By: Steven A. Loeb
A recent case out of the Court of Appeals for the Ninth Circuit should put taxpayers on notice that they may be liable for a Report of Foreign Bank and Foreign Accounts (FBAR) penalties—regardless of how substantial such a penalty might be—when they fail to disclose foreign bank accounts in their tax returns. In the case U.S. v. Bussell (2017), the Ninth Circuit made clear that a multi-million dollar penalty does not, in and of itself, constitute a Constitutional violation, and that numerous other possible arguments against an FBAR penalty are not likely to be accepted by a court. While the Ninth Circuit decision will not be binding in cases in New York and New Jersey, it may provide persuasive authority if a similar case arose.
Learning More About U.S. v. Bussell
In the recent Bussell case, the defendant was found guilty of numerous violations related to financial crimes, include a violation of Code Sec. 7201, or the attempt to evade or defeat tax. The case spans multiple years, beginning in 2002 when the defendant was found guilty of numerous financial crimes and ordered to pay restitution in the amount of $2,393,527. That criminal judgment was amended later in both 2005 and 2009, and then in 2013 the IRS assessed an FBAR penalty of about $1.2 million because the defendant failed to disclose financial interests in overseas accounts.
To better understand the reason the IRS assessed this penalty, it is important to understand what we mean when we talk about FBAR and related penalties. In short, federal law requires any person who has a financial interest or financial authority in overseas accounts that exceed $10,000 to file a Report of Foreign Bank and Foreign Accounts with the U.S. Department of the Treasury. If a person fails to file an FBAR with the Treasury Department, then both civil and criminal penalties can be assessed for that person’s noncompliance. For willful violations, the penalty can total the higher amount of $100,000 or 50 percent of the amount of money in the foreign bank account for which the FBAR was not filed.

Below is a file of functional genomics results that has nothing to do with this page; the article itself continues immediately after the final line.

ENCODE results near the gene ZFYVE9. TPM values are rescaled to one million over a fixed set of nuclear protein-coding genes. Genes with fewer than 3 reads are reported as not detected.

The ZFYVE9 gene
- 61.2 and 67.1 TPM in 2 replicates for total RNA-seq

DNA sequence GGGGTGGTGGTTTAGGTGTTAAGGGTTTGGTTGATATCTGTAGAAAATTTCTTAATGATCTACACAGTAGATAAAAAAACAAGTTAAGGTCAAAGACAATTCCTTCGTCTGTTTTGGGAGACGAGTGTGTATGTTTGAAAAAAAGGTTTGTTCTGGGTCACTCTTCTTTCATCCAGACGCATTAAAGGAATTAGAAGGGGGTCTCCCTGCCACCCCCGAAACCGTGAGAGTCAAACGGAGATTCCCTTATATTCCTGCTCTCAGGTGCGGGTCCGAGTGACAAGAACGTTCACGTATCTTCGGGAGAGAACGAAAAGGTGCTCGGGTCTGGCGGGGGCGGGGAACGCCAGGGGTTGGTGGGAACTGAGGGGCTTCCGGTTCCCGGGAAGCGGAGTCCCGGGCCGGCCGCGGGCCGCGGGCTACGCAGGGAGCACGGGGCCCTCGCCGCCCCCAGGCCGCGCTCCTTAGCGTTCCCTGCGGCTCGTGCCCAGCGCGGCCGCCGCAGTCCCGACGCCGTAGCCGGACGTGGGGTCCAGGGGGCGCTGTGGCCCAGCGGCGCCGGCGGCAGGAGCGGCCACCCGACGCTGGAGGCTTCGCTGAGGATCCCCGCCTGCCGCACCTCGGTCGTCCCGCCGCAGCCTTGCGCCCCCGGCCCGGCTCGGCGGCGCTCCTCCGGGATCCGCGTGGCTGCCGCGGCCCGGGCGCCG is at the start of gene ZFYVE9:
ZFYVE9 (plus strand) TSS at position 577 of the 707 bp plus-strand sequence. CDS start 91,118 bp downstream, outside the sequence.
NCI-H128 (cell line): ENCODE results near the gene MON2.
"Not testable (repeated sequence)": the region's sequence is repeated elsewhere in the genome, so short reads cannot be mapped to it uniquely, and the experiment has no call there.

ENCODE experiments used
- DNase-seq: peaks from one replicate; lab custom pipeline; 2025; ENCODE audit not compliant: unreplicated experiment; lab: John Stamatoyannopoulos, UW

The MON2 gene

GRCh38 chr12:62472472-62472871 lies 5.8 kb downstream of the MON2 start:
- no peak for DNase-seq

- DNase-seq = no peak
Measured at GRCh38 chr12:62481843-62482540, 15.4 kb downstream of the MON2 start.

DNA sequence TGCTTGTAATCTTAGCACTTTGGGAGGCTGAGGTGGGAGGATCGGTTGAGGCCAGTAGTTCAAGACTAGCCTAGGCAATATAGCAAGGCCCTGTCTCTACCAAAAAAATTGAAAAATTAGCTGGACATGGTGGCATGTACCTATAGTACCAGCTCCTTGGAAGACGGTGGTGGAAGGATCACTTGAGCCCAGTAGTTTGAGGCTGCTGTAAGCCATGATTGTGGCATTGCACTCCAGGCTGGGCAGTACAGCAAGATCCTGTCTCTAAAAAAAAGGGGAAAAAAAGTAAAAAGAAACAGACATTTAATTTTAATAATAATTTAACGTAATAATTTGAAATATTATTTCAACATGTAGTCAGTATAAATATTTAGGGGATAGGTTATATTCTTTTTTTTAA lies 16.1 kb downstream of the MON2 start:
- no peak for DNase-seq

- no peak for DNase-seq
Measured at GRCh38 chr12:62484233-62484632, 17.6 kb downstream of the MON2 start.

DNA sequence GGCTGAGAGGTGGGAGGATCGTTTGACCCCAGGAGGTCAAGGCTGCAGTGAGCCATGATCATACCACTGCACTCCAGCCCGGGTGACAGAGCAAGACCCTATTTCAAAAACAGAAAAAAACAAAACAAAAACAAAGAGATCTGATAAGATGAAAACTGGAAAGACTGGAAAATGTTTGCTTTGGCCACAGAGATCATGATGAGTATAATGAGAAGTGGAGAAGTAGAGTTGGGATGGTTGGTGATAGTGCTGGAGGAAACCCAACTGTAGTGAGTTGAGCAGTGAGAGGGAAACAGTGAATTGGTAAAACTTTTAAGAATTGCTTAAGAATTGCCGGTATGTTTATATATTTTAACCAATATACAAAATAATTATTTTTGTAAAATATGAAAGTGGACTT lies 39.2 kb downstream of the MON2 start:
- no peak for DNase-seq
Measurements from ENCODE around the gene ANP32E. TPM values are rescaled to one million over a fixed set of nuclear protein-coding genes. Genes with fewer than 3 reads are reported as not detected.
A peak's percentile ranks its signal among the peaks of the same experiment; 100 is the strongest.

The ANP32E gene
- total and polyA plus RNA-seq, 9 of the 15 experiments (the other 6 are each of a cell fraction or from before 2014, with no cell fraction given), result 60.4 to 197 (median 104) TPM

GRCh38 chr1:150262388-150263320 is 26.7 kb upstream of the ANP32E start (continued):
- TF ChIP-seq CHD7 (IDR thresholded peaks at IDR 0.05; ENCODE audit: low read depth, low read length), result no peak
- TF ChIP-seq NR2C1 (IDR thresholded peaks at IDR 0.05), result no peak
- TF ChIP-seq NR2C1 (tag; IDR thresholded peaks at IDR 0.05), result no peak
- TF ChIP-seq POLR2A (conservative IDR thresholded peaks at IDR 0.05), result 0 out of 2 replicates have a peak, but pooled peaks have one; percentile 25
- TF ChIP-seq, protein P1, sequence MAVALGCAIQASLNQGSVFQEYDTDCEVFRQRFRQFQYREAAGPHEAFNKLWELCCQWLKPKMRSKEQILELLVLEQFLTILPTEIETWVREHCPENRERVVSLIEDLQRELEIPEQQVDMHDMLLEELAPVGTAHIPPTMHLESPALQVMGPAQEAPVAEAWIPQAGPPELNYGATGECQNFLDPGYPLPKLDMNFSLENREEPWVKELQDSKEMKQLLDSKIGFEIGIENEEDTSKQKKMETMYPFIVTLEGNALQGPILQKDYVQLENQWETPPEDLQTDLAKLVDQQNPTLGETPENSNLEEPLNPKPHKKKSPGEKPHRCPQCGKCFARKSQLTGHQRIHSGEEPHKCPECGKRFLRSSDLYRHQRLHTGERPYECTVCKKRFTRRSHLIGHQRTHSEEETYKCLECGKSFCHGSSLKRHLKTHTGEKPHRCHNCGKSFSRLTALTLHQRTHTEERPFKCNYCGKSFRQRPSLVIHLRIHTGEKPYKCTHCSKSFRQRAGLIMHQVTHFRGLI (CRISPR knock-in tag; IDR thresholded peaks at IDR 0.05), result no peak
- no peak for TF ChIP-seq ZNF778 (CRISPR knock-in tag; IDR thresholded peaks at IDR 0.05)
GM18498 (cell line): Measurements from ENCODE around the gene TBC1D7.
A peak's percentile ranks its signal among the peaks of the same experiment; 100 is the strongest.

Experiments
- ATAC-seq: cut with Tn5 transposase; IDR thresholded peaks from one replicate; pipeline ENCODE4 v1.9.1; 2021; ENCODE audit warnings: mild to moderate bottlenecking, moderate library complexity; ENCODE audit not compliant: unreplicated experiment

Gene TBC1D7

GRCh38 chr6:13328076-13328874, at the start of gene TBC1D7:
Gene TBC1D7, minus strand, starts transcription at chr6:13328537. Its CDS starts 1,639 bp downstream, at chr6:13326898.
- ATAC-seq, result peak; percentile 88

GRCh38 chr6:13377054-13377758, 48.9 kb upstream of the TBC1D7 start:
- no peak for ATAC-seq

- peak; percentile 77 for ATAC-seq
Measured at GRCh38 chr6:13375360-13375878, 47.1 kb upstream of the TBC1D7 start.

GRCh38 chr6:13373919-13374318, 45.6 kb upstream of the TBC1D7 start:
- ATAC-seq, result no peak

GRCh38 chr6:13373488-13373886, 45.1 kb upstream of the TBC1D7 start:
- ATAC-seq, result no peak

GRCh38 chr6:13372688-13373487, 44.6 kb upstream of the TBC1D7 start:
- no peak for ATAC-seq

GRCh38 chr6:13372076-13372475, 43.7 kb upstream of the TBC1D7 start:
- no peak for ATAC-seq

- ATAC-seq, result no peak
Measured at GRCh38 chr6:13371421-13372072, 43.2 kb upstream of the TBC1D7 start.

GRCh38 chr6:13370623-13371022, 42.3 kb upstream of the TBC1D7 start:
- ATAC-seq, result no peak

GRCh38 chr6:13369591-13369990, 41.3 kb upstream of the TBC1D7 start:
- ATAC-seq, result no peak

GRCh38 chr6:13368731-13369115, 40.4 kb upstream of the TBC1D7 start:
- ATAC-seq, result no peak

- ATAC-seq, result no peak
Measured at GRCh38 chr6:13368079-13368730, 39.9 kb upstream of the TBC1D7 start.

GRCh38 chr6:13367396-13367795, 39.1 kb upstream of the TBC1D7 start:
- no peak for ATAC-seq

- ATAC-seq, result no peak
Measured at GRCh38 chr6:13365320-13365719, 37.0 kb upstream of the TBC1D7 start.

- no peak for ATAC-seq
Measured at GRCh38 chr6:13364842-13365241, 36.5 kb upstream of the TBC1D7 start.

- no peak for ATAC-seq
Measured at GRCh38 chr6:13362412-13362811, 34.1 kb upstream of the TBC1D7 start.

The defendant made many different arguments as to why she should not be required to pay the $1.2 million FBAR penalty. To be clear, the defendant admitted her willful failure to file the FBAR. However, she contended that the penalty was improper for numerous reasons, including:
● Violation of the Excessive Fines Clause of the U.S. Constitution;
● Violation of the statute of limitations;
● Due process violation;
● Violation of the Ex Post Facto Clause of the U.S. Constitution;
● Multiple punishments for the same offense;
● IRS abuse of discretion in calculating the amount of the penalty;
● Government claim barred by laches; and
● Use of bank account evidence was in violation of an international treaty.
The court did not find any of the defendant’s arguments persuasive, and it concluded that was liable for the approximately $1.2 million penalty.
If you have overseas accounts of any type, it is important to ensure that all tax documents are filed properly. If you have questions about tax requirements, an experienced tax lawyer can speak with you today about your situation. Contact Fein, Such, Kahn & Shepard, P.C. to discuss your options.
For more information please contact via email Steven A. Loeb, Esq. or by phone at 973-538-4700 ext. 229.
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